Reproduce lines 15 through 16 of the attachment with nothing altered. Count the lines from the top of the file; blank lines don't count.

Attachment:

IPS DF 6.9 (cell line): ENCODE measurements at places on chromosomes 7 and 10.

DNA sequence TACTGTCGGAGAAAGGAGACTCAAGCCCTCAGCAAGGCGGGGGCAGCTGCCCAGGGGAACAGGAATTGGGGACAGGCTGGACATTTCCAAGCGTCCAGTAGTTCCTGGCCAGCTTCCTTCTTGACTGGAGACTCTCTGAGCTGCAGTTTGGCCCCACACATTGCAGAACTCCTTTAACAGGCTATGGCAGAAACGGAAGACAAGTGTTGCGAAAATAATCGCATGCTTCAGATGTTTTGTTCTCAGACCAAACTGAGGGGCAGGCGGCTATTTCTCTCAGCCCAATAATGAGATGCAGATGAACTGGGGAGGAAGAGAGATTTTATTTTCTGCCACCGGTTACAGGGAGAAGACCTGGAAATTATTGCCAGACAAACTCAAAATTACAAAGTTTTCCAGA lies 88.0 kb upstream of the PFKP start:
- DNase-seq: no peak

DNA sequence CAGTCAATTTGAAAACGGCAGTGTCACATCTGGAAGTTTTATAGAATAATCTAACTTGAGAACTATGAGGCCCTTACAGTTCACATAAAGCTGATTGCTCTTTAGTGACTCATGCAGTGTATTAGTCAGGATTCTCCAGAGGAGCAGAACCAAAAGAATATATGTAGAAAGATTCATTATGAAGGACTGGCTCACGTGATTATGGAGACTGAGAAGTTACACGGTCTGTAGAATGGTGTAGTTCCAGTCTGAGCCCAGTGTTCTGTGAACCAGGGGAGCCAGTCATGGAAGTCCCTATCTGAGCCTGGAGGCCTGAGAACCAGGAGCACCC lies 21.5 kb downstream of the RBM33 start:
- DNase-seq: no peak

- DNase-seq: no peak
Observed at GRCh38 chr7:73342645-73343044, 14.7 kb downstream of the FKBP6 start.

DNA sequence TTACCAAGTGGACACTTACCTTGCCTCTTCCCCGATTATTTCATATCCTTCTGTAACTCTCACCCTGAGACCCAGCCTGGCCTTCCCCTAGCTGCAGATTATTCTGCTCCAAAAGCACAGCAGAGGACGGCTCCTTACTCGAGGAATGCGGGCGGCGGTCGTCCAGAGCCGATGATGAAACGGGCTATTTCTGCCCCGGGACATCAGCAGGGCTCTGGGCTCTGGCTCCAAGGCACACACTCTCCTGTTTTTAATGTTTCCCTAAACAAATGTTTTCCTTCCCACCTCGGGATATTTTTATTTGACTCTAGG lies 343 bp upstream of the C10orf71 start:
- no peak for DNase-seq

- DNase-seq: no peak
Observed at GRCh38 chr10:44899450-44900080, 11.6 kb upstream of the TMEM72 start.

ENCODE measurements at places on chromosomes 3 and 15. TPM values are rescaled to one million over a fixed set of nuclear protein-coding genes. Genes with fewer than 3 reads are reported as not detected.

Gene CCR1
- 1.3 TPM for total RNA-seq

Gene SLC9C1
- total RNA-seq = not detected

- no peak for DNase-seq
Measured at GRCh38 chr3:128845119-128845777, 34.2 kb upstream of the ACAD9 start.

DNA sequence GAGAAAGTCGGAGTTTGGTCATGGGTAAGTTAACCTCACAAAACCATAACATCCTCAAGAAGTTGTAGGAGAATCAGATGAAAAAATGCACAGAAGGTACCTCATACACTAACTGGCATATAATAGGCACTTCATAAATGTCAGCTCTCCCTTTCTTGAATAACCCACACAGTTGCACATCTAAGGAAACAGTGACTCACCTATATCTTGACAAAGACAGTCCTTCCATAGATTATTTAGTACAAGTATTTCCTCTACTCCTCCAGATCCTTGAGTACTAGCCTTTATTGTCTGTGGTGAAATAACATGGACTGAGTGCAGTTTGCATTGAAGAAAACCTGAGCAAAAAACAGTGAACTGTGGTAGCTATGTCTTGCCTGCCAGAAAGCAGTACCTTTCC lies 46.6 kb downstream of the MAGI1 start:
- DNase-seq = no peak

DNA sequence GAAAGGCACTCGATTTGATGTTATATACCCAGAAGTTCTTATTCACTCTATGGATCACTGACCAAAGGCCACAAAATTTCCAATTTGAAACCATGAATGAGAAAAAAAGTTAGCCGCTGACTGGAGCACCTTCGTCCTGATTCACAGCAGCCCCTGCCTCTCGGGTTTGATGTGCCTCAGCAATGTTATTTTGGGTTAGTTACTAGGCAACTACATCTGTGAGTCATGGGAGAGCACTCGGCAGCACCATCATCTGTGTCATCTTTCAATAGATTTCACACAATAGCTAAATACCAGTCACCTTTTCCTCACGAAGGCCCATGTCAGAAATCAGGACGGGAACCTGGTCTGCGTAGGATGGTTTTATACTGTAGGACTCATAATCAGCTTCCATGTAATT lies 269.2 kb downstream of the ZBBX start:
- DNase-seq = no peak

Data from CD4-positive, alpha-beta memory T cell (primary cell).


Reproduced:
Gene SLC9C1
- total RNA-seq = not detected